The Van Apfel Girls Are Gone
- By Felicity McLean
- Algonquin Books
- 304 pp.
- Reviewed by C.B. Santore
- July 23, 2019
Secrets bubble to the surface when three sisters disappear.
Tikka Malloy is 11 the summer it happens, three years younger than her sister, Laura, who is the same age as the oldest of the Van Apfel girls. The Van Apfels are the Malloys’ neighbors and best friends, living on a cul-de-sac where there are no fences to obstruct views. Yet no one sees what happens.
Nothing could be more heart-wrenching than the disappearance of a child, except perhaps the disappearance of three.
Their vanishing haunts Tikka. Twenty years later, she returns to her hometown in Australia from an unfulfilling life in Baltimore to visit her now ailing sister. She confronts the circumstances of the disappearance and her unresolved feelings about it. Conflicted neighbors, conspiratorial friends, an abusive father, and a new teacher with a dubious background fuel the mystery.
The Van Apfel Girls Are Gone is Aussie writer Felicity McLean’s first novel. One would expect the author, who has a background in journalism and biography, to be particularly good at detailing the who, what, where, and when of a mysterious disappearance. She is.
The book gives a nod to detective mysteries and specifically to the prolific crime novelist Laura Lippman. Tikka lives in Baltimore, Lippman’s real-life beat; Tikka’s sister is named Laura; and the names of two of the missing girls, Cordelia and Ruth, are names mentioned in Lippman’s What the Dead Know. But it’s much more than that.
Rather than a lurid police procedural or a reprise of salacious details, the novel examines the motives, feelings, intentions, and memories of the people around the Van Apfels, the ones left to deal with the shock and the grief and the self-recriminations. How did the girls disappear? Why did the adults act as they did? Why did Laura and Tikka not reveal what they knew? Why is Tikka obsessed with the incident?
Tikka at 11 is straightforward, dogged, and clever. Her dialogue is written in a voice that sounds true for the child and, later, the woman she becomes. “I was good at remembering,” she says. “I never forgot when it was important.”
It makes sense that during the ensuing years she often thinks she sees Cordie, the middle Van Apfel sister, as a grown woman waiting for an elevator or in a street crowd because the disappearance remains so close to her consciousness.
Cordie is the lynchpin of the story, 13 when she vanishes. She is the brave sister, the daring one, the one to court openly the anger of her sanctimonious, arbitrary father. She is so “singular” that she doesn’t seem “to need to touch anyone else.” Says Tikka of the girl, “She knew more, she sensed more.”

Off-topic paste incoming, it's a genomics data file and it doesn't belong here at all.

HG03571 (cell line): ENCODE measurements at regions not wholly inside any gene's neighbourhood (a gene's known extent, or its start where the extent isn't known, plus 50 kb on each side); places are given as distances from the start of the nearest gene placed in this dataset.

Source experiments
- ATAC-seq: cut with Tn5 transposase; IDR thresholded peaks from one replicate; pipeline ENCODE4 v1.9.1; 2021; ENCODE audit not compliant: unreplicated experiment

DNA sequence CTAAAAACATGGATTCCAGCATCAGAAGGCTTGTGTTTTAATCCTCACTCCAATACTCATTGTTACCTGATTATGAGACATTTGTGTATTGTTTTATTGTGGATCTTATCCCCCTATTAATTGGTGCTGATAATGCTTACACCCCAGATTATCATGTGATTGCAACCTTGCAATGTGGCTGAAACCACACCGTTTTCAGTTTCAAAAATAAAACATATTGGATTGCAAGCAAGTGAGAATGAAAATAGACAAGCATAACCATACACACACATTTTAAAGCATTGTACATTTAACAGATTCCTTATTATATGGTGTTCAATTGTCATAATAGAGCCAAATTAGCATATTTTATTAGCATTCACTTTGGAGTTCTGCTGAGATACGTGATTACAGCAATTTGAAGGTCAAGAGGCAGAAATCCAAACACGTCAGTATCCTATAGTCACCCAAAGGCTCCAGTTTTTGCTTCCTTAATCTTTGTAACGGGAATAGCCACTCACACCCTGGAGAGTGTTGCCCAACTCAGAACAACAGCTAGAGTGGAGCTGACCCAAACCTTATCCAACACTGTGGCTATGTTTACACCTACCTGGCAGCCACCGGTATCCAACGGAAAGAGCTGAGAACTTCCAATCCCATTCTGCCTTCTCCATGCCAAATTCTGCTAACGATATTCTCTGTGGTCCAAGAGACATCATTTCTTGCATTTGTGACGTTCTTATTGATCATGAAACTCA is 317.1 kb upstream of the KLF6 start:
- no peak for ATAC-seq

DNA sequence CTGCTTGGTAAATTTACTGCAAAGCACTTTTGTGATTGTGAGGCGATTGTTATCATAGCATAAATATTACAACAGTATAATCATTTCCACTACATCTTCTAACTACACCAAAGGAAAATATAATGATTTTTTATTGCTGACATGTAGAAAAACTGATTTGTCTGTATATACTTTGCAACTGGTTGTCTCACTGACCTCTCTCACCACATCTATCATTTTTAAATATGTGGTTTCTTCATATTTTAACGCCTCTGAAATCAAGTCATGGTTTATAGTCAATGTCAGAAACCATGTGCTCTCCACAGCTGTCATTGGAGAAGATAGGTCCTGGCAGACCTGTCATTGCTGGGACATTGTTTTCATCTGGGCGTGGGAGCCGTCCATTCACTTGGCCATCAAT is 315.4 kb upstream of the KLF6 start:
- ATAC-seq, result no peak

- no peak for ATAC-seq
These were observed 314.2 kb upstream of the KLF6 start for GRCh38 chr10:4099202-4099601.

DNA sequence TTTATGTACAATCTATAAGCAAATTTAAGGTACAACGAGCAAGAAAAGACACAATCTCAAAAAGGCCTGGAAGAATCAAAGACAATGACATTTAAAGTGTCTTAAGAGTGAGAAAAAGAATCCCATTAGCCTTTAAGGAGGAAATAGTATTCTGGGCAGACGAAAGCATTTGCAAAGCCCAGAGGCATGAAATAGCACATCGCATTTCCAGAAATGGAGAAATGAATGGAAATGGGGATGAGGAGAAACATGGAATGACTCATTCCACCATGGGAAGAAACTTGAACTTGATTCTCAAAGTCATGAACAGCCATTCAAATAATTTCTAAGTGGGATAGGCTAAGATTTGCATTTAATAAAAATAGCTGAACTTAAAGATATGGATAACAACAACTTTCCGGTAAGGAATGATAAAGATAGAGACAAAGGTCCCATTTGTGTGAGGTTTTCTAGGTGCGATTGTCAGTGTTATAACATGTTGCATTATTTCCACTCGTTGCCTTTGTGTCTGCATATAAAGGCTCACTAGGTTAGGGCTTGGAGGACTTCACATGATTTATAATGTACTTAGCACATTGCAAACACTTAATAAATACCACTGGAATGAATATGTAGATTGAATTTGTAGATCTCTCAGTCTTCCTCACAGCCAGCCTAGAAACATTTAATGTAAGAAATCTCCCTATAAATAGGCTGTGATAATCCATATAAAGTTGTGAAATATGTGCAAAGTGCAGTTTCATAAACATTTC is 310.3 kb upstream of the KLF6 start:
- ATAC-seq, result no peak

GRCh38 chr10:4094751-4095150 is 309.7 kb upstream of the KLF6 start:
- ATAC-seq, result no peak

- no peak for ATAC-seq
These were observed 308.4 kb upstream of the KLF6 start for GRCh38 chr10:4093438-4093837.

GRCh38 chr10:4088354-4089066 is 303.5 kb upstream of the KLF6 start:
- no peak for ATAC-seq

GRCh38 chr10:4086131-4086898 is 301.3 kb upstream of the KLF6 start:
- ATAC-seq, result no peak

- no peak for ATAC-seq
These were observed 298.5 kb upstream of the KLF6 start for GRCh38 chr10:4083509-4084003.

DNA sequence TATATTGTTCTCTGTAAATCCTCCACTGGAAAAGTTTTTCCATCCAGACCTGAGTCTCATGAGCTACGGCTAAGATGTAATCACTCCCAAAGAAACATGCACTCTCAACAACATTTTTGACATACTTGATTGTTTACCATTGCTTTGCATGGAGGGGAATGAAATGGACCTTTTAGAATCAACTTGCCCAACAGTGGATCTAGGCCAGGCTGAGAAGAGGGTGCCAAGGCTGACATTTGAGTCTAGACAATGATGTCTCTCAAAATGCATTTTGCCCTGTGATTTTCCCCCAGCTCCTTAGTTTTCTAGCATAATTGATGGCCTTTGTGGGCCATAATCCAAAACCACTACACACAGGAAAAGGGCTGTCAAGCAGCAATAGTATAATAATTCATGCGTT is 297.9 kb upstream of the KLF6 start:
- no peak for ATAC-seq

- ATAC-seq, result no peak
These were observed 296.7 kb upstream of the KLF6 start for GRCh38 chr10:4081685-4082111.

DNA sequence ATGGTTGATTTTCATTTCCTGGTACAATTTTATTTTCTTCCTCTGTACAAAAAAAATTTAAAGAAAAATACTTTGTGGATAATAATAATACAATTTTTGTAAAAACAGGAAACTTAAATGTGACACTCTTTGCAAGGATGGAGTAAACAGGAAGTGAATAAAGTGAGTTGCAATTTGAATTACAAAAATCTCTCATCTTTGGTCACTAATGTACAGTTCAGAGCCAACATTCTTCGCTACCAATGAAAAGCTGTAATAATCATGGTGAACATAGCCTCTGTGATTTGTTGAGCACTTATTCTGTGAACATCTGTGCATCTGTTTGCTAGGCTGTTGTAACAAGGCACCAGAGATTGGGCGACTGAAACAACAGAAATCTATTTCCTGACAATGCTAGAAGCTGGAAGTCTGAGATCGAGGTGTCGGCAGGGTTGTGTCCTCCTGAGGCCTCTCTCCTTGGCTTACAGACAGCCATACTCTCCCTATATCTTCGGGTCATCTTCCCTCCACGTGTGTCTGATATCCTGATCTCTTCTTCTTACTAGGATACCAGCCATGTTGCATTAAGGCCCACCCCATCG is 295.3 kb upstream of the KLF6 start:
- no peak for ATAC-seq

As children, Laura and Tikka are the daily companions of the Van Apfels, living on Macedon Close. Hannah and Laura, older and more secretive, are in the same grade. Cordie is younger in years but has a budding sensuality that belies her age. She spends more time with the older girls. Tikka longs to be in that circle but most often is left to follow along behind with 7-year-old Ruth.
All the girls spend the sweltering days swimming in the Van Apfels’ pool, lounging on the lawn in their cossies (swimsuits), and eating Bubble O’Bill (a frozen treat) to cool off. McLean paints languid scenes of summer in Australia. Laughing kookaburras and colorful lorikeets dot the sky. The air is scented by jacarandas and befouled by mangroves.
The apparent tranquility on Macedon Close has a troubling undercurrent, however. There are glimpses of abuse in the Van Apfel home. Tikka and Laura witness Mr. Van Apfel slap Ruth during Bible study for giving the wrong answer. The new male teacher for Cordie’s class seems to be wherever Cordie is. There are rumors he spent time in jail.
It is 1992 when the girls disappear. The news is dominated by the true story of Lindy Chamberlain, the woman wrongly accused of killing her infant daughter when it is more likely a dingo snatched the baby. The Chamberlain case whispers a warning: Do not disregard the obvious. But the obvious, like the stench of the mangroves that only Tikka notices, is too unpleasant to confront.
The adult Tikka learns that both a nosy neighbor and her own father knew something wasn’t right in the Van Apfel house. Mr. Malloy also knew about the suspicious male teacher. We learn that Hannah and Cordie wanted to run away, that Mr. Van Apfel knew it, and that Laura and Tikka were willing to help them.
The story of the missing Van Apfel girls examines where responsibility lies when one is caught between doubt and certainty. Or, as Tikka reflects: “I was responsible and not guilty. I was both things, and neither. Like the valley: a thing and a void.”
It is a conclusion without finality.
C.B. Santore is a freelance writer and editor in East Hampton, CT.